In The News - Colorado



Gov. Hickenlooper signs bill improving lives of abused animals

April 12, 2012

CatWith the power of his pen, Gov. John Hickenlooper signed into law a bill that makes Colorado much safer for abused and neglected animals.

House Bill 1125 — supported by the Dumb Friends League and the  Colorado Federation of Animal Welfare Agencies—is a historic milestone for Colorado’s abused animals. It will minimize stress on seized animals by getting them into adoptive homes faster and streamline the impound process while reducing expenses for cities, counties and humane societies.

“This bill will have a huge and positive impact on the welfare of animals in Colorado, meaning they will no longer wait for lengthy periods of time in legal limbo at the expense of animal care and control agencies,” said Bob Rohde, president and CEO of the Dumb Friends League. “HB-1125  is a win-win for everyone.”

Governor Signs LawThe bill was sponsored by two dedicated legislators—Rep. Robert Ramirez (R-Westminster) and Sen. Pat Steadman (D-Denver)—who recognized its importance. On March 20, the Colorado Senate passed HB-1125 by a unanimous and bipartisan vote of 34-0. The House of Representatives concurred with the bill and sent HB-1125 to Gov. Hickenlooper's desk for his signature with a vote of 60-3.

“This bill is unique because of the amount of bipartisan support in both chambers and from both sides of the aisle,” said Emily Stone, public affairs manager at the Dumb Friends League. “It proves that when it comes to animals, the people of Colorado care about protecting them.”

The bill will become law Sept. 1, 2012. For more information and to read the bill in its entirety, visit Dumb Friends League - Advocacy pageCourtesy Dumb Friends League.

 

 

 

Social Work Grads, dogs making positive impact

 

By: Doug McPherson

It’s one of those double-take moments: “Did I just see a dog walk across the stage?”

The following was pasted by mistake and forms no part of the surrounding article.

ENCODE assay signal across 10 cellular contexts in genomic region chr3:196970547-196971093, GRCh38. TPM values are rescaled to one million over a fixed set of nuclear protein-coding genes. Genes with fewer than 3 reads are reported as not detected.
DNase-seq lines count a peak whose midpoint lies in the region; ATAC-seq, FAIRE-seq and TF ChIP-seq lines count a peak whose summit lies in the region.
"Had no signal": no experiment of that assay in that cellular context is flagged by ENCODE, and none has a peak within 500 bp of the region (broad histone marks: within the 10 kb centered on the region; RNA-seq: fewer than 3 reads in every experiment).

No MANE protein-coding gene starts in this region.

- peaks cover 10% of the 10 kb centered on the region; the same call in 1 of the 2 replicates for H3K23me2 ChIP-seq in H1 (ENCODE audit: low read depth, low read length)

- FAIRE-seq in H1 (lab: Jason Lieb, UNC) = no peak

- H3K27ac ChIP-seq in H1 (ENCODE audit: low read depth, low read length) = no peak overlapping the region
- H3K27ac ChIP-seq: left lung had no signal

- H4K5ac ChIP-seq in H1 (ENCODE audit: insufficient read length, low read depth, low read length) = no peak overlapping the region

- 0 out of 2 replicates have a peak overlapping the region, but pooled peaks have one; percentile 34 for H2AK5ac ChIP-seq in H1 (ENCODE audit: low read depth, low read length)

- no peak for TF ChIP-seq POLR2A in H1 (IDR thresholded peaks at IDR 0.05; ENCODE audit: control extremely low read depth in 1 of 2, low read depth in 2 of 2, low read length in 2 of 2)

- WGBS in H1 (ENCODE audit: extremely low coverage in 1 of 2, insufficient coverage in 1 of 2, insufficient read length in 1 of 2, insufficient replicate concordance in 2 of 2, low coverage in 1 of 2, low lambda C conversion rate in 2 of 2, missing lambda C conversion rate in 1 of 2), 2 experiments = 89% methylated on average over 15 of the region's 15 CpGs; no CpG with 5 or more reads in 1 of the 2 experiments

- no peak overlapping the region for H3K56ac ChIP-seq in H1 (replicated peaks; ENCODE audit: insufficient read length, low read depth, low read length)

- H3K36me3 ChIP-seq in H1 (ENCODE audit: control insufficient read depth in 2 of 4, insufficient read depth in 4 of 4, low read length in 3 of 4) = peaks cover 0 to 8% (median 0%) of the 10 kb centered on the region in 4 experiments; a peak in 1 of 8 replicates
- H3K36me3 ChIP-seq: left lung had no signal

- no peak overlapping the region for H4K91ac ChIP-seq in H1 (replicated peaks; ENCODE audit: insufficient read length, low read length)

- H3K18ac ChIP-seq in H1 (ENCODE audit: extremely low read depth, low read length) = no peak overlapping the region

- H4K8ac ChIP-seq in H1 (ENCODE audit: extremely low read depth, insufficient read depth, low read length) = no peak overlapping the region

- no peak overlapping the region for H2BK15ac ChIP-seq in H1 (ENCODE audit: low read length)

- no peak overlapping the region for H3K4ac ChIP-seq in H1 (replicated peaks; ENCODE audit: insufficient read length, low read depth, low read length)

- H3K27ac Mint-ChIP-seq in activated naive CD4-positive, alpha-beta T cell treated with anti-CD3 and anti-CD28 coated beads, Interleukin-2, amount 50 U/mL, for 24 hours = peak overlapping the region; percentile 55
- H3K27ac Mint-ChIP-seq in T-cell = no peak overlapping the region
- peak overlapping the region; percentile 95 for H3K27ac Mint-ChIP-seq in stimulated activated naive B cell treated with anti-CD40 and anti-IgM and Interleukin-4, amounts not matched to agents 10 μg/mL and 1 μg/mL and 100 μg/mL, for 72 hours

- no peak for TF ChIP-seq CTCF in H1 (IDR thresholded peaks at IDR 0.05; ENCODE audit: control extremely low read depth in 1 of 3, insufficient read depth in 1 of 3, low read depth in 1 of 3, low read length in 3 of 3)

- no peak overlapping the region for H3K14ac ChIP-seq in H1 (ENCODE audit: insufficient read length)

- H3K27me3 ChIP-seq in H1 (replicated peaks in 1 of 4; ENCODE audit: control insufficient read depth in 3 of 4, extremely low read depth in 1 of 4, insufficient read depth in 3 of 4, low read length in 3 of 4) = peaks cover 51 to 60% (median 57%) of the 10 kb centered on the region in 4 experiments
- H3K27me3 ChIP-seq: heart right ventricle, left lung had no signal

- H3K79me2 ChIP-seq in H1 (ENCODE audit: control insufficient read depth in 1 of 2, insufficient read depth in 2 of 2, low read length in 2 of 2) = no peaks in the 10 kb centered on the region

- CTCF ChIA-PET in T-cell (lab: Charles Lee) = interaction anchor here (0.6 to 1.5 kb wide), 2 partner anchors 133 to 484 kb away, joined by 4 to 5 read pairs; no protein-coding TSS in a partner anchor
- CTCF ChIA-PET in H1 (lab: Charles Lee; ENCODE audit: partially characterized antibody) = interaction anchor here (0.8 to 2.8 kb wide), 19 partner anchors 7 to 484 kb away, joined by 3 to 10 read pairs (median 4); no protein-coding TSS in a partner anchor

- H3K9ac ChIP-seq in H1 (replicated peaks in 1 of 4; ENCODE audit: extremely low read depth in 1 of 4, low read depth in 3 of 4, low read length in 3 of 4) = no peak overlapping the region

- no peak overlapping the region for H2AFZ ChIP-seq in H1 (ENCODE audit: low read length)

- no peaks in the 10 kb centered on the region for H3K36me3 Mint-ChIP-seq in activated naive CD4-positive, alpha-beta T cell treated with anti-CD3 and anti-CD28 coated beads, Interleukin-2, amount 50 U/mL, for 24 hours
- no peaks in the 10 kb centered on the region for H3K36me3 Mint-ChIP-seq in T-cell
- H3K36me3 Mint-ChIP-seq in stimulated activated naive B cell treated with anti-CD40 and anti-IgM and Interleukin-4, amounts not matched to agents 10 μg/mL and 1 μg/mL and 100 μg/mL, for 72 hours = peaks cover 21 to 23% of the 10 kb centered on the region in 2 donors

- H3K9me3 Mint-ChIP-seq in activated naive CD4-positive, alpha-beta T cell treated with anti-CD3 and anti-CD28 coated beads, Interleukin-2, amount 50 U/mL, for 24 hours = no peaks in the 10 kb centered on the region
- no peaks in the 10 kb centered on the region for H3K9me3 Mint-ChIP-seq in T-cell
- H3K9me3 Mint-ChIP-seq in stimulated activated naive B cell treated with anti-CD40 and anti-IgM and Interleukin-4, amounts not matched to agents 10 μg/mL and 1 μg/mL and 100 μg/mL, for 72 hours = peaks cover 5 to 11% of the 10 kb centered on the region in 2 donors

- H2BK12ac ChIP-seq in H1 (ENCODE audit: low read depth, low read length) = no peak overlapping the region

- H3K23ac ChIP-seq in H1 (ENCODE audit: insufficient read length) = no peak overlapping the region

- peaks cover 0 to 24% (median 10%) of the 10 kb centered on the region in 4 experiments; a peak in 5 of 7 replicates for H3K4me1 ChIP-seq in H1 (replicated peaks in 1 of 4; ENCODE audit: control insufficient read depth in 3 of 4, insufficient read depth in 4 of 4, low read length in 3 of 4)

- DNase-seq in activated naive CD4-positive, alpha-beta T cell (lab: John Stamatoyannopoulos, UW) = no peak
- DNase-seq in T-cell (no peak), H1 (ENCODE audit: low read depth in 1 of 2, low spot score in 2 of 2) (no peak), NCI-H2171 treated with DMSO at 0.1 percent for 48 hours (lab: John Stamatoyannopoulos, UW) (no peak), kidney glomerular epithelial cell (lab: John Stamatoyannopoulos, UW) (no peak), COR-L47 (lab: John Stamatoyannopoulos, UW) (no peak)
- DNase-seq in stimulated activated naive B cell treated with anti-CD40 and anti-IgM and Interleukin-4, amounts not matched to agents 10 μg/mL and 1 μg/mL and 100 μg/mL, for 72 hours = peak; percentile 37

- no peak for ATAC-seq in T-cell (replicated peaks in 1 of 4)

Tedeschi with dogsWell, if you’ve attended a DU Commencement at the Graduate School of Social Work, the answer is yes, you likely did see a dog walk across the stage. It’s part of a special program that allows DU social work students and dogs to learn together to become therapy teams.

“These teams are becoming more and more accepted in practice,” says Philip Tedeschi, the program’s coordinator and clinical director of the Institute for Human Animal Connection.

The project is entering its fifth year and has graduated more than 20 teams, many of whom are now working in the Denver metro area and around the country to improve the lives of kids, the elderly and families.

One of those teams is Kelsey Hopson (MSW ’10) and her dog, Samantha, a three-year-old lab-golden retriever mix. They do in-home therapy and help youth adjust to new adoptive families, among other therapy assignments.

“Samantha helps people create healthy bonds with others, she’s consistently accepting and loves them no matter what they do,” Hopson says. “It’s often important for these kids to have a non-judgmental presence and that’s what Samantha is. So now the kids are making new friends with Samantha’s help.”

Tedeschi says it can be difficult for human therapists to establish working relationships with young people who may have difficulty trusting others, but dogs are helping break the ice.

“For people who’ve been hurt and have a distrust of humans for whatever reason, the dogs can help them make therapeutic headway where traditional methods stall,” Tedeschi says. “When a good therapy dog is paired with a talented social worker we can often establish a level of safety and motivation that creates opportunity for genuine therapeutic connection and that is when progress in therapy occurs.”

One DU therapy team is teaching kids in Denver-area public housing how to properly care for animals as a way to learn responsibility and compassion for others. Another pair is helping kids who’ve been removed from public schools for serious behavioral problems develop emotional regulation, improved attention and motivation. Another team works in a nursing home to motivate the elderly for activities such as regular walking and to stimulate conversation, which research says improves patients’ cognition and mood.